Australia: Construction interface risks — what you need to know

Failing to manage interface risks is a common and significant cause of delay, expense and lost profits in construction projects, yet surprisingly contracting parties frequently fail to manage them appropriately. This article describes interface risks that arise in many construction projects and proposes some possible approaches to management.1 Parties should choose an approach that most effectively meets the unique needs of their particular project, which may be one proposed below or their own solution.

Interface risks arise where a project depends on interaction between two or more stakeholders. Physical interfaces will often occur on the same or adjoining construction sites where different contractors are engaged in the design and construction of works that must ultimately connect or closely interact on completion.

Relationship interfaces may arise from interactions between stakeholders in a construction project, such as contractors on site, the local community, utilities, regulatory bodies and governments. Relationship interfaces between project participants may relate to site access and work conditions, while community stakeholders may be concerned with nuisances such as noise, vibration, pollution or damage to property and the local environment.

Principals and contractors who mismanage physical or relationship interfaces may face completion delays, liquidated damages, defective works claims, lost profits, industrial action, regulatory issues and other significant financial and reputational costs (referred to here as "interface risks").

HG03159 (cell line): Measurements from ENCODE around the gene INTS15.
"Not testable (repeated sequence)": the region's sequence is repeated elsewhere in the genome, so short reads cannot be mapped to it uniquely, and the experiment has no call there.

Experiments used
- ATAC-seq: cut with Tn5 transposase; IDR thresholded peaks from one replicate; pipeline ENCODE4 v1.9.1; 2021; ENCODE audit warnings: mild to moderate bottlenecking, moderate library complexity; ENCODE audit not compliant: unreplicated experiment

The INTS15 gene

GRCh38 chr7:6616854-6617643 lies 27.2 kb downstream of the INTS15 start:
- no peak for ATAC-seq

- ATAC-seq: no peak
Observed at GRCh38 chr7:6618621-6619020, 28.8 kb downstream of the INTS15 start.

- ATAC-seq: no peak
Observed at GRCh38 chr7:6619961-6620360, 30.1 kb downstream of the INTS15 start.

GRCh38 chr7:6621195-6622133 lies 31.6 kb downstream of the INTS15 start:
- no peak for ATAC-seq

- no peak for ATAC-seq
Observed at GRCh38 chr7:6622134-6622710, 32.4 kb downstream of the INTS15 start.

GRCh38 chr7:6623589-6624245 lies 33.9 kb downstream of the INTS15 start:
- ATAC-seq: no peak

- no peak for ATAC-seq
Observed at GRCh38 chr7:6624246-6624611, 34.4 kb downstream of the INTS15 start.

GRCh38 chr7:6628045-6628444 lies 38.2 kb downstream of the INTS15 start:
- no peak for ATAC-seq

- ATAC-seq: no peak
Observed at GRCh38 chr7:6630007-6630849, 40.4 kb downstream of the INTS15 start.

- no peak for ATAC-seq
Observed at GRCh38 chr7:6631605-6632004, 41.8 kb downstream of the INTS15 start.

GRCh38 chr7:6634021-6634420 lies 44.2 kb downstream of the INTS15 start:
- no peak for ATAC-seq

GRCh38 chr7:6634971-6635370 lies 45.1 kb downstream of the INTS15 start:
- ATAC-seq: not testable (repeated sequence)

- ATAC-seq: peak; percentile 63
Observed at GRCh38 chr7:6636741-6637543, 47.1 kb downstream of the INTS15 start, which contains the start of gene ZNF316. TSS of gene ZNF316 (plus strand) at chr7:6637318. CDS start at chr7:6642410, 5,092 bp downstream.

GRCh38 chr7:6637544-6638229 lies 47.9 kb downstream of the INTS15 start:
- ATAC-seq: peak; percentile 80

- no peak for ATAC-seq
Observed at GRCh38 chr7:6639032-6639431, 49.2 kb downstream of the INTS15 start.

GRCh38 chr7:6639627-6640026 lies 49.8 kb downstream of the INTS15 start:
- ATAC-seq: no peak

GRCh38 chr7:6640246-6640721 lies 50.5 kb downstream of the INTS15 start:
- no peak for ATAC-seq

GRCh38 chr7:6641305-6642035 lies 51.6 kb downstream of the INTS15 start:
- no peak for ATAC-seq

Managing interface risks

Parties often manage interface risks, either consciously or inadvertently, by relying on a number of standard contractual provisions, including site access and co-operation clauses, design documents and works specifications, fit for purpose warranties, conditions precedent, indemnities, exclusion and consequential loss clauses, caps on liability and insurances. For some projects, this approach may be satisfactory.

Frequently, however, interfaces are unpredictable, exist between parties who have no contractual relationship or require ongoing management and cooperation between various contractors and/or regulatory bodies throughout the duration of a project. Most standard form construction contracts manage such interfaces poorly, and often rely on the principal, head contractor or superintendent exercising powers to issue variations or directions to effectively act as a "go-between" for the interfacing parties. Variations and directions to undertake additional works will also cause new interfaces to arise between various project stakeholders, as will a number of other changes in circumstances.

Parties may consider using alternative contractual frameworks, innovative project management techniques and ongoing communication between interfacing parties to manage interface risks that arise in their project.

Alternative contractual frameworks

Alliancing may incentivise project participants to deal with interface issues proactively by removing traditional barriers to direct collaboration and imposing a no blame pain share gain share contracting framework.2 While evidence from a national benchmarking study into alliancing suggests that it can be an expensive method of contracting,3 alliancing may be appropriate for projects with complex, significant and unpredictable interface risks that "cannot be dimensioned in the business case or soon thereafter".4